PROVO — One sweltering afternoon during fall camp, BYU running back Harvey Unga was telling a reporter about how hard he had worked during the offseason overcoming illnesses and injuries. It had been a long time since he had felt so healthy after battling a variety of health issues during his sophomore year.
The next day, Unga injured his hamstring during a routine drill and was sidelined for the remainder of camp. He was forced to sit out of the Cougars' season-opening 14-13 victory over Oklahoma.
As he's returned to the field, Unga has looked like his old self, gaining 97 yards on the ground against Florida State, 113 against Colorado State and 118 against Utah State. Despite missing playing time early on this season, Unga leads the Mountain West Conference in rushing. He's rolled up 345 yards on the ground, averaging 86.2 yards per game and 6.2 yards per carry. He's also scored five touchdowns.
Who knows what Unga will do Saturday (8 p.m., The mtn.) when the Cougars visit UNLV, a team that allowed 559 rushing yards last week against Nevada?
Now that Unga is close to full strength, the Cougars are benefitting.
"He adds a whole new dimension to our offense," said BYU quarterback Max Hall. "I've been blessed to have Harvey with me my whole career. He's done a lot of good things for our program. Now to have him back healthy is going to be a huge boost for us as we go forward."
With 2,713 career rushing yards, Unga needs only 509 yards to become the Cougars' all-time leading rusher.
"There's no question, Harvey's an elite player," BYU running backs coach Lance Reynolds said. "His presence is felt when he's out there."
Given the frustration of that hamstring injury, as well as a broken pinkie suffered in the Colorado State game, Unga is thrilled to be playing again. Through his setbacks, Unga maintained a positive attitude as he focused his energies on supporting BYU's other running backs — Bryan Kariya, Manase Tonga and J.J. DiLuigi.
"There's always two perspectives. You can be pessimistic and frustrated. You can get down," Unga said. "I can't say that I have been. For me, it was frustrating being hurt and not being able to contribute to the team after contributing the last two years. But to see those other guys succeed and fill that role, I can't explain how happy and ecstatic I was. I was full of joy for those guys and what they were doing."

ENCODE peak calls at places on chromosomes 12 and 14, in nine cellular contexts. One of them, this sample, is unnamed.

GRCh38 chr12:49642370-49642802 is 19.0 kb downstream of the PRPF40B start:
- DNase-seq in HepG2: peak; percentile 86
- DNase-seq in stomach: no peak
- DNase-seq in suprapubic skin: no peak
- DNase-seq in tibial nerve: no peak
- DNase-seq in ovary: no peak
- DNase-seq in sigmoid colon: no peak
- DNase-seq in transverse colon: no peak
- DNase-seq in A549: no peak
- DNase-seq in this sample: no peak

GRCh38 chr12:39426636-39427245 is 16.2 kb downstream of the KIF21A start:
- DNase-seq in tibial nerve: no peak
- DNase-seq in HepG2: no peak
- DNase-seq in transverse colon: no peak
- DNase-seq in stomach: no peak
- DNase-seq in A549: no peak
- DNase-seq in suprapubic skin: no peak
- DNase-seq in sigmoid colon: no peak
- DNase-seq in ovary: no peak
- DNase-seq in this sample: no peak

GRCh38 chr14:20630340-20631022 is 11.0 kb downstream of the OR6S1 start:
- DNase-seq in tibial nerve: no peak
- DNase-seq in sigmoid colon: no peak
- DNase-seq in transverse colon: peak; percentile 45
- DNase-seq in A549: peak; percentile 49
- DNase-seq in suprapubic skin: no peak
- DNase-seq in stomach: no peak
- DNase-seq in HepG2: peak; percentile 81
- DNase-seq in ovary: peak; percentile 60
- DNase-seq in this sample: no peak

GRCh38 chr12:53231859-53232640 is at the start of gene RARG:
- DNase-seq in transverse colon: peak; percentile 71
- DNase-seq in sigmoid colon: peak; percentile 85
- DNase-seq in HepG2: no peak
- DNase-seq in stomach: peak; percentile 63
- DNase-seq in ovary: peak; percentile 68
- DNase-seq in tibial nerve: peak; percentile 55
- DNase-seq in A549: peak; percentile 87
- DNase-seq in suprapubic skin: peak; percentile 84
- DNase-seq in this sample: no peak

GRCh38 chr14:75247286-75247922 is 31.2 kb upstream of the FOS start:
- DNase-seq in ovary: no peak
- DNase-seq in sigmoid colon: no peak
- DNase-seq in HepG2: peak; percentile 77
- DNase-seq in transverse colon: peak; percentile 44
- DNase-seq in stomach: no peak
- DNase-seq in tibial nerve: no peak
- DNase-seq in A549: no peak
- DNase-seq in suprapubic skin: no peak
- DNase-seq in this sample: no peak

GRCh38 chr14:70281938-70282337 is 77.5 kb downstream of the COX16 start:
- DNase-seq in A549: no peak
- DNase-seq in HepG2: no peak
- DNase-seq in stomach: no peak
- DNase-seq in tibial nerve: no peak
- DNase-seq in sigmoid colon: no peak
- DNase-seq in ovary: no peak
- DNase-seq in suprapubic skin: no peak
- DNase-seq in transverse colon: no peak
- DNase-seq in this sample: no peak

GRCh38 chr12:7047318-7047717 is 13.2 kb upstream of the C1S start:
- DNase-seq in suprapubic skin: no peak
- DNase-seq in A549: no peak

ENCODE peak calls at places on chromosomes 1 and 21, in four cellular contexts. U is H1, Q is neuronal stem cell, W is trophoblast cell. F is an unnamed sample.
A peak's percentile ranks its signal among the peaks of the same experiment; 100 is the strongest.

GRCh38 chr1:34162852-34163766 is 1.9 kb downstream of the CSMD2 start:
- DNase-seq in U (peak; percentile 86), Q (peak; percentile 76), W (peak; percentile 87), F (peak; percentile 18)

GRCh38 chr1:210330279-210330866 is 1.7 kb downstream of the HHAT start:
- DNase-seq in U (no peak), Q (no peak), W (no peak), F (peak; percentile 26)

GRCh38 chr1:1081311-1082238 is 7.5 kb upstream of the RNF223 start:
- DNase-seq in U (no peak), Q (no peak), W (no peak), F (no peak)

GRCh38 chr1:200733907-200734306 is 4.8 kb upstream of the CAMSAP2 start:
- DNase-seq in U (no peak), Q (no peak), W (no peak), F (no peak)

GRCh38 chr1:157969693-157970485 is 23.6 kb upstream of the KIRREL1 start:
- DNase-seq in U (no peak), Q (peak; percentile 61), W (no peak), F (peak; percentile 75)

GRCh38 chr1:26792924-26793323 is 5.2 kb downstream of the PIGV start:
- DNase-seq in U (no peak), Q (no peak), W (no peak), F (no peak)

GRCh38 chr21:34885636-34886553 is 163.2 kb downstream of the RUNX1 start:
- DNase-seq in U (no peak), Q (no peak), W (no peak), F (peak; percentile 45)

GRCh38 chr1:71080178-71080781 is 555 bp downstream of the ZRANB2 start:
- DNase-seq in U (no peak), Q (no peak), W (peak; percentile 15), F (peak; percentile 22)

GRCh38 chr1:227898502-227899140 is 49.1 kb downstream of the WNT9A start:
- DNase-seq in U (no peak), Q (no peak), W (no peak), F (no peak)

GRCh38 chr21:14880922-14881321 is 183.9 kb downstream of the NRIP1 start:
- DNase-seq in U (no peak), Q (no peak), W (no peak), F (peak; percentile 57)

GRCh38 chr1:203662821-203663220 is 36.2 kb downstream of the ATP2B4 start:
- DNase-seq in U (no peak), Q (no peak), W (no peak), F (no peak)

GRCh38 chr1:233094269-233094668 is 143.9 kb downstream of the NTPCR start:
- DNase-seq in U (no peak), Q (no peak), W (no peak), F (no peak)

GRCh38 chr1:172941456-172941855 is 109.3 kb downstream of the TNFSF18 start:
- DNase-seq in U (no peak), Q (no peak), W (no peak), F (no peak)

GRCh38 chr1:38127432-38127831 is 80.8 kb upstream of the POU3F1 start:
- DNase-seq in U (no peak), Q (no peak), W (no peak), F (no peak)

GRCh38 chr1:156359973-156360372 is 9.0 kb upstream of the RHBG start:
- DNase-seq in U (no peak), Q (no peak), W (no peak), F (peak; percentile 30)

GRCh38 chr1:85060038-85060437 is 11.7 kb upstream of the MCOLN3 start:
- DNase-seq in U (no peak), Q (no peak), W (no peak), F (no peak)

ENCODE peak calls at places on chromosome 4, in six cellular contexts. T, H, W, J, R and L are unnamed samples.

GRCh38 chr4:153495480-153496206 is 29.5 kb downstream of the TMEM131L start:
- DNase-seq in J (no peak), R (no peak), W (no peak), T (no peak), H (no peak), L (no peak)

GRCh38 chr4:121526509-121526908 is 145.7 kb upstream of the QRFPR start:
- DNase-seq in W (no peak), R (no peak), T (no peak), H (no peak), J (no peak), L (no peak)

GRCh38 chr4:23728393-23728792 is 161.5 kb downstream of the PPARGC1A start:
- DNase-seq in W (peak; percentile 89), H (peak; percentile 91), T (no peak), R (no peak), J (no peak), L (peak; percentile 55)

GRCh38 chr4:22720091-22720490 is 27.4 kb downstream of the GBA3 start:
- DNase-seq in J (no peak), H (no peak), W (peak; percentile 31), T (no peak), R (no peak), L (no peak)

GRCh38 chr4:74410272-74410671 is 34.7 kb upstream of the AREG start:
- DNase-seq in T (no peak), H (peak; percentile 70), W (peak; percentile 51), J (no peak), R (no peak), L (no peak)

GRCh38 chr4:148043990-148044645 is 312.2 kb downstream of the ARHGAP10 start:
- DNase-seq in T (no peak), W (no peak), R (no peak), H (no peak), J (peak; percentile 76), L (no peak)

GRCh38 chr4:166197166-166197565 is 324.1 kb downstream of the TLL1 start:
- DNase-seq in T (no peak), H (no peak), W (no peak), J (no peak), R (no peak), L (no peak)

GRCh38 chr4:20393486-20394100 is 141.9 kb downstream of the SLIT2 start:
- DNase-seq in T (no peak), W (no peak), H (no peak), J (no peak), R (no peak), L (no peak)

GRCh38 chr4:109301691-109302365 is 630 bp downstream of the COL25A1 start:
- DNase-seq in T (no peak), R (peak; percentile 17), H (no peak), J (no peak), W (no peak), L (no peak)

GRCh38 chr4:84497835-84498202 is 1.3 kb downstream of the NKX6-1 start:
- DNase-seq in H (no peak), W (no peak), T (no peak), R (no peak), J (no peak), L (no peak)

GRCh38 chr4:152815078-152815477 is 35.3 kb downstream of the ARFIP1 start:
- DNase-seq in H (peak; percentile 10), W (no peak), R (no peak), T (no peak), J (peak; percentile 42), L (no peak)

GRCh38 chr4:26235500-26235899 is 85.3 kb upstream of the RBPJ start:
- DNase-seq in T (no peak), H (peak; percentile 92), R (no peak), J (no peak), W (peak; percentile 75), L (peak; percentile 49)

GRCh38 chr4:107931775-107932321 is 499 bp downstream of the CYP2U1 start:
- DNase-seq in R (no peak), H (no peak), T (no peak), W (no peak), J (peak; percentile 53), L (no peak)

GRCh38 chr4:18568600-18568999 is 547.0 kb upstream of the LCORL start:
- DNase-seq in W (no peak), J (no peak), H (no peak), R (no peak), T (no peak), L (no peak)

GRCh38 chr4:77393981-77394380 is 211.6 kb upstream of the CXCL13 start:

On the eve of the Oklahoma game, Kariya, a former walk-on who prepped at Davis High, visited Unga and Tonga in their hotel room in Arlington. Knowing he'd probably play in Unga's place against the mighty Sooners, Kariya was looking for encouragement.
"It was good to be there with Manase and Harvey, two guys who know what they're doing on the field and have the confidence and experience to get it done," Kariya remembered. "Talking with them about their experiences and how to approach the situation we were in, it calmed my nerves a little bit."
As it turned out, Kariya played a big role in that upset of OU, rushing 17 times for 42 yards and catching four passes for 76 yards in a performance nobody saw coming.
Well, almost nobody.
"I knew he was going to do awesome," said Unga, who stood on the sidelines at Cowboys Stadium, smiling and enthusiastically waving a towel. "I knew he was going to break out. I've seen him play in high school. Bryan's a playmaker. I wasn't surprised at all."
Kariya has appreciated Unga's attitude and support.
"Harvey's a great friend. He's not so pretentious that he gets angry about somebody else stepping in and getting reps if he is injured," Kariya said. "I don't think there was anybody who was more happy for us to win against Oklahoma than he was. That's the person Harvey is. He really is concerned about our team doing well and the running backs doing well. We're all friends . . . He's not going to be selfish about something like that. It's just great to have that support behind us and hopefully we can do the same for him throughout the rest of the season."
BYU coaches awarded Kariya a scholarship before the season and he's showed why.
"He's been preparing for a while," Reynolds said. "He's a great execution back who plays hard. He's a real smart guy who doesn't make many mistakes. He can be an effective weapon."
Tonga said the running backs pulled together even more after Unga's hamstring injury.
"Our group got really close, really fast, mainly because we knew we lost Harvey," he said. "He was going to be our workhorse. It made us realize that if we were going to be successful running the ball and be a factor in the game, we needed to pull for each other and we needed to support each other. Ever since that week, it's just gotten stronger and stronger as far as our camaraderie."
Reynolds is happy with the overall depth and experience in the backfield.
"They do really well together. They all have a role and they've all been playing," he said. "The nice thing is, when one of them isn't there, the others pick up the slack."